Friday, May 4, 2012

Good news! Good news! I repeat, Good news!

actual microscopic image of my BRAF+
MEK being delivered at a cellular level
(my white blood cells wear body armor!)
I was just restaged last weeks after six weeks in the clinical trial on the combination targeted therapies of BRAF and MEK.  We knew the results would be good because all my palpable (fancy word for things you can feel with your fingers) tumors have gone away so there has definitely been some level of progress.  Now, I have not had any progress against the disease since I was diagnosed over a year ago.  None.  Every month or six-week interval has shown disease progression at varying rates, despite the very aggressive treatments we have tried.  These results from Moffitt would show for the first time that my level of disease has decreased, that I have become more healthy and less sick.  Level of disease can be measured by tumor load, and Moffitt adds the largest dimension of a select group of discrete, easily identifiable tumors.  For me, that's six tumors around my liver, in my lungs and upper torso.  When compared with the imaging study from the end of January, my tumor load has shrunk 61% in ten weeks!  The actual results are higher since the "before" imaging was when I was still on Temodar chemotherapy pills and before the significant cancer growth in February that almost did me in.  At that point, as the Marine saying goes, the enemy has us surrounded - and we have them just where we want them.  Then "boom"!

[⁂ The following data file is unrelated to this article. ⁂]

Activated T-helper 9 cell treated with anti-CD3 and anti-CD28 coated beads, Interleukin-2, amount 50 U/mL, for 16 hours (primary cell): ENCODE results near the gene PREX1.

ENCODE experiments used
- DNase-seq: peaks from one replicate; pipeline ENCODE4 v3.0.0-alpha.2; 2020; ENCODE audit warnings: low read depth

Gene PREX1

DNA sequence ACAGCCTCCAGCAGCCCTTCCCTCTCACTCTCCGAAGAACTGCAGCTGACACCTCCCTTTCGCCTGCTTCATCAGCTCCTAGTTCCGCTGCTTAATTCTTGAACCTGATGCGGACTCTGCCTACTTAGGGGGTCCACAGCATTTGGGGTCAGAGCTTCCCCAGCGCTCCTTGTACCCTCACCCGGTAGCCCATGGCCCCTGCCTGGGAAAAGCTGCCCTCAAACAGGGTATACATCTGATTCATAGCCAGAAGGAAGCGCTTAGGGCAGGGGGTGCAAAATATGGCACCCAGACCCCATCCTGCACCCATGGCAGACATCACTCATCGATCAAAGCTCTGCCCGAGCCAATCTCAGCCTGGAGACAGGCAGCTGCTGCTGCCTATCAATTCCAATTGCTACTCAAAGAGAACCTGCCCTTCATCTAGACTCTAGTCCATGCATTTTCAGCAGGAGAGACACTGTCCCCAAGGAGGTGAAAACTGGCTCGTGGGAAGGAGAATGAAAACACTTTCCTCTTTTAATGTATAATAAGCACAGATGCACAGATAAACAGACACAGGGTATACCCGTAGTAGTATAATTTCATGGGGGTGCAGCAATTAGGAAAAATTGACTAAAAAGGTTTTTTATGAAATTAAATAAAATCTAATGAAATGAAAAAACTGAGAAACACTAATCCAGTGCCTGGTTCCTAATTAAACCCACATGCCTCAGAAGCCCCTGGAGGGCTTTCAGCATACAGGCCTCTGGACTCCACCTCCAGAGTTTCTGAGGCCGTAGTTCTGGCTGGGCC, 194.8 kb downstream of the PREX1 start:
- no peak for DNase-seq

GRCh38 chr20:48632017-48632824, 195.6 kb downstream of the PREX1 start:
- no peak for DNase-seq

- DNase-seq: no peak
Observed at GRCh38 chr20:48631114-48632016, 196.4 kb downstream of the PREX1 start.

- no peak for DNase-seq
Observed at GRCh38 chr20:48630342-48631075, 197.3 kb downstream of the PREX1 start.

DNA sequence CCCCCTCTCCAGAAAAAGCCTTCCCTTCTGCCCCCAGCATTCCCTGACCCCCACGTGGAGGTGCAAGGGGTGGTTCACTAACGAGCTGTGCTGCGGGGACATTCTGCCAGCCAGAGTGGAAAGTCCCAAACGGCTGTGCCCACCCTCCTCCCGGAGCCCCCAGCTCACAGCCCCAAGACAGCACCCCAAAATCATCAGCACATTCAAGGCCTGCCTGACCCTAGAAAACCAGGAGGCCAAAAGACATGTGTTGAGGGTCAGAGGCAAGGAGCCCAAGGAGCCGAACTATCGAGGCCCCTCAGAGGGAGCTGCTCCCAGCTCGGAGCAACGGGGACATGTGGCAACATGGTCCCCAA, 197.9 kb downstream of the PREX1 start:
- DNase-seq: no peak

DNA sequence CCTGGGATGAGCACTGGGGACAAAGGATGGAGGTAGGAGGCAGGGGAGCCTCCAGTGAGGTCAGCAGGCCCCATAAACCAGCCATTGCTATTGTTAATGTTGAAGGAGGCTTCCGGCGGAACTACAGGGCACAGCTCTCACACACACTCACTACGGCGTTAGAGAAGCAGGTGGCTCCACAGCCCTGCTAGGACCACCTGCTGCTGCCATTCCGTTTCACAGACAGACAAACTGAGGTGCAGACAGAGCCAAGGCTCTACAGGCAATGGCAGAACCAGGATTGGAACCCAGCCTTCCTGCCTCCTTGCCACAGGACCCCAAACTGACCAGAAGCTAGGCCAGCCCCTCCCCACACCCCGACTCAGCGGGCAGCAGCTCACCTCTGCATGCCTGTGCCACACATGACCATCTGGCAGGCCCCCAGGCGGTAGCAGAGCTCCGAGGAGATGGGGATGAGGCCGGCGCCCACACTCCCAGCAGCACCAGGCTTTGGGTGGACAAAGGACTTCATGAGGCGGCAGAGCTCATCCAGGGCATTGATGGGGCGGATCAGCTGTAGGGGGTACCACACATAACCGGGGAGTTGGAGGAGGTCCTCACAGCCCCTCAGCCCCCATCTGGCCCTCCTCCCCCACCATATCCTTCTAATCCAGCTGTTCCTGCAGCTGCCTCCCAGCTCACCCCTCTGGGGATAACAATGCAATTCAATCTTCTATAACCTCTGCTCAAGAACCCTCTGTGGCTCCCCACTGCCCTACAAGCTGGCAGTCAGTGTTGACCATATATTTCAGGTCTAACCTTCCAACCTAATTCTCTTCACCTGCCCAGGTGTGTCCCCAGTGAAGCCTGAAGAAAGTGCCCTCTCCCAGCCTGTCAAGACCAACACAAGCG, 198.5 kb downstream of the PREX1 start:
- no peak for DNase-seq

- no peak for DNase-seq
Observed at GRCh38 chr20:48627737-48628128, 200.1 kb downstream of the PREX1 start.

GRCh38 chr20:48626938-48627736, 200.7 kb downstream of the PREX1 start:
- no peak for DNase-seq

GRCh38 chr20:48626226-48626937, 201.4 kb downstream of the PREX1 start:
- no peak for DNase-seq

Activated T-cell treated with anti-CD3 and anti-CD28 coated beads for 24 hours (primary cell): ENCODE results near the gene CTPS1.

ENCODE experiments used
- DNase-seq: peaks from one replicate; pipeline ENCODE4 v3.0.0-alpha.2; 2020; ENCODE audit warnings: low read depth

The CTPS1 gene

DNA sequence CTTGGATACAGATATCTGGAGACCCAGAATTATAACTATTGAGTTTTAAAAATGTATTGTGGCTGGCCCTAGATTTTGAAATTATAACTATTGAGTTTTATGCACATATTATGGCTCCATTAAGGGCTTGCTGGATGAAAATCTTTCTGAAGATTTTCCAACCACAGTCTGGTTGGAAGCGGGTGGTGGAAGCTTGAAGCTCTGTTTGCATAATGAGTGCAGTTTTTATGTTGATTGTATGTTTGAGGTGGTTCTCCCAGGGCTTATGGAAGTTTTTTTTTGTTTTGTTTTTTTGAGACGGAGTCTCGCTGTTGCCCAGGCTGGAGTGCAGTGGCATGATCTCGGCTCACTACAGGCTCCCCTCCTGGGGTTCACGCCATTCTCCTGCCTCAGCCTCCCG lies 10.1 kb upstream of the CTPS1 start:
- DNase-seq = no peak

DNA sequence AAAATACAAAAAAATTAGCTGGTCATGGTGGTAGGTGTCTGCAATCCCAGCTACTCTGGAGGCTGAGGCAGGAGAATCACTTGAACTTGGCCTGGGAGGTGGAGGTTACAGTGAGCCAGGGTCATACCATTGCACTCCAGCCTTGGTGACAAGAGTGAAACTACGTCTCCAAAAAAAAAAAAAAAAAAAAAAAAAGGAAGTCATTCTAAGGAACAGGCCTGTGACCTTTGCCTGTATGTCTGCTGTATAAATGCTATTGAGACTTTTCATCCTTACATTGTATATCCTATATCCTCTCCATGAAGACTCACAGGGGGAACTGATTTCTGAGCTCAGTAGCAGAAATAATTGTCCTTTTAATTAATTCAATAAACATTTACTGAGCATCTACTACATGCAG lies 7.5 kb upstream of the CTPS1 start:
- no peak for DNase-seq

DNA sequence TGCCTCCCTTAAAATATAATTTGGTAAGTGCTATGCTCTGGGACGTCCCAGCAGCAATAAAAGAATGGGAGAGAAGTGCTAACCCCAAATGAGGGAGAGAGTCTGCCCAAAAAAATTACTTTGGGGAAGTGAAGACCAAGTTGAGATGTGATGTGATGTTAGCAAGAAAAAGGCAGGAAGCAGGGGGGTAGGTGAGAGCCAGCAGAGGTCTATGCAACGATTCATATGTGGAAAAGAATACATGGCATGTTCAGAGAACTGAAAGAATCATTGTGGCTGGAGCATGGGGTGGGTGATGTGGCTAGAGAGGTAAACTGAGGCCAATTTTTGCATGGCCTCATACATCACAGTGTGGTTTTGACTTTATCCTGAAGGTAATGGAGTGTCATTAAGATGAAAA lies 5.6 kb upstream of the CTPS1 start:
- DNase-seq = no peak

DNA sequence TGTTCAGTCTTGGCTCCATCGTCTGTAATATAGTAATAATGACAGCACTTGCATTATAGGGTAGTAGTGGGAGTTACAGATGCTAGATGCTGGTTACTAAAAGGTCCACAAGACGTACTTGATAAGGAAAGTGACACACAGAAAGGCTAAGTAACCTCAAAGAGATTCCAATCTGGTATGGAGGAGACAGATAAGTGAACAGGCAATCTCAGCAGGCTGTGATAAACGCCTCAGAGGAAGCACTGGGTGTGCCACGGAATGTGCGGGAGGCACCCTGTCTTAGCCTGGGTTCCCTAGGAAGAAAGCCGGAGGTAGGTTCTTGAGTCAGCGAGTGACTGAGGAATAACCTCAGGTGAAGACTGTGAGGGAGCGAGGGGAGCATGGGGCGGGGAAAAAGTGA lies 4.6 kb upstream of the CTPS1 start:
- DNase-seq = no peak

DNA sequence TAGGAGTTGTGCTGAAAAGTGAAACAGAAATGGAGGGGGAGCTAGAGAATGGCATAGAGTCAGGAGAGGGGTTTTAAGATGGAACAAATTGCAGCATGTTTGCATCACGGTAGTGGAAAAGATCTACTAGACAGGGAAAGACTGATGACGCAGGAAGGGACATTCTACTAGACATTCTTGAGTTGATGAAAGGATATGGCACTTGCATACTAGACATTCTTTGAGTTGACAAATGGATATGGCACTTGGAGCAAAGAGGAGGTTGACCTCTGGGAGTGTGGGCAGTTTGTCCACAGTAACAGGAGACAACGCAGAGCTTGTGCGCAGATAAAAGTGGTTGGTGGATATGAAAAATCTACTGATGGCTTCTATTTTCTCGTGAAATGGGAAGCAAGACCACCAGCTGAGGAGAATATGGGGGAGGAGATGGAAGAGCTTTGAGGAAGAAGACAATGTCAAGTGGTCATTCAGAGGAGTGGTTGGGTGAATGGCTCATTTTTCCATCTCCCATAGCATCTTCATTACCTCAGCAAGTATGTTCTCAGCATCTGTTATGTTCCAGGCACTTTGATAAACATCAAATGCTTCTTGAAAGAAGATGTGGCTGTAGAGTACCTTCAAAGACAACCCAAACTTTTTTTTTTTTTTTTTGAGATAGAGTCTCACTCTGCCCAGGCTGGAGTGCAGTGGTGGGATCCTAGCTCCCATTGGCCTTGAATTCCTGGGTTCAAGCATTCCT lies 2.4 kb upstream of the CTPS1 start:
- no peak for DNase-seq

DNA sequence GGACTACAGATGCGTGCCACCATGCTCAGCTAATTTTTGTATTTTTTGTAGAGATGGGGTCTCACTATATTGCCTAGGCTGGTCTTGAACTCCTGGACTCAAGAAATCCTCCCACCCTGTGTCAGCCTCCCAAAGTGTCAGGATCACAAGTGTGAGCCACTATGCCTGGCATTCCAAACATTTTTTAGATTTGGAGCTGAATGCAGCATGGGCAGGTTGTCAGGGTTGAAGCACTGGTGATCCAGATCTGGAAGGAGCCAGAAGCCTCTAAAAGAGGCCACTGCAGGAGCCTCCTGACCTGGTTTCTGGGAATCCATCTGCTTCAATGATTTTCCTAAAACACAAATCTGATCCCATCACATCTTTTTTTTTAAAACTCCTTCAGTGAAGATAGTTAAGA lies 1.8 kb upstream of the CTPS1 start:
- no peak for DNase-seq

Even better news was that my side effects from the targeted therapy have seemed to taper off at the lower dose (100mg instead of 150mg).  Now the side effects are minimal and I'm not at risk of being removed from the study.  And the rigor of my total treatment involves taking three pills in the morning and two in the evening and a day at Moffitt every month.  No wonder this combo therapy has become - as one doctor put it - the "phenom" in melanoma.  A low impact, quick acting, high response therapy for a disease that had almost no therapies with any one of those features.
     There is still the possibility the drugs will stop working at some point of course, but no one knows yet.  The good news is that the targeted therapies are coming on line as fast as the researchers can identify the specific genetic pathways that allow the cancer cells to regenerate.  As well, testing on combinations of targeted therapies with immunological therapies are just being started which promise to both knock-out cancer and keep it from coming back.  Its all very exciting and gives me hope of living a long and natural life, thanks to the miracles of science.  So hug someone in a lab coat today, and tell them thanks for me.
     While awesome news, we are trying to just live in the moment.  We are enjoying not having to deal with this on a daily basis.  I have some breathing room, some time, and I'm going to take full advantage of it.  We've restarted planning a summer vacation, I've committed to some new bike rides for the end of summer as I had to miss the ones I planned on this spring.  I'm setting goals and setting aside excuses.
     After holding the line for a year - my own little Battle of Britain - we've struck a mighty blow to cancer.  We've reduce it to less than half its former strength and the math for the next six weeks looks bad for cancer as well.  I am taking from it its ability to influence my daily life, relegating it to the far off battlefield.  And I have taken from it a renewed appreciation for these blue skies, for now void of black birds and storm clouds.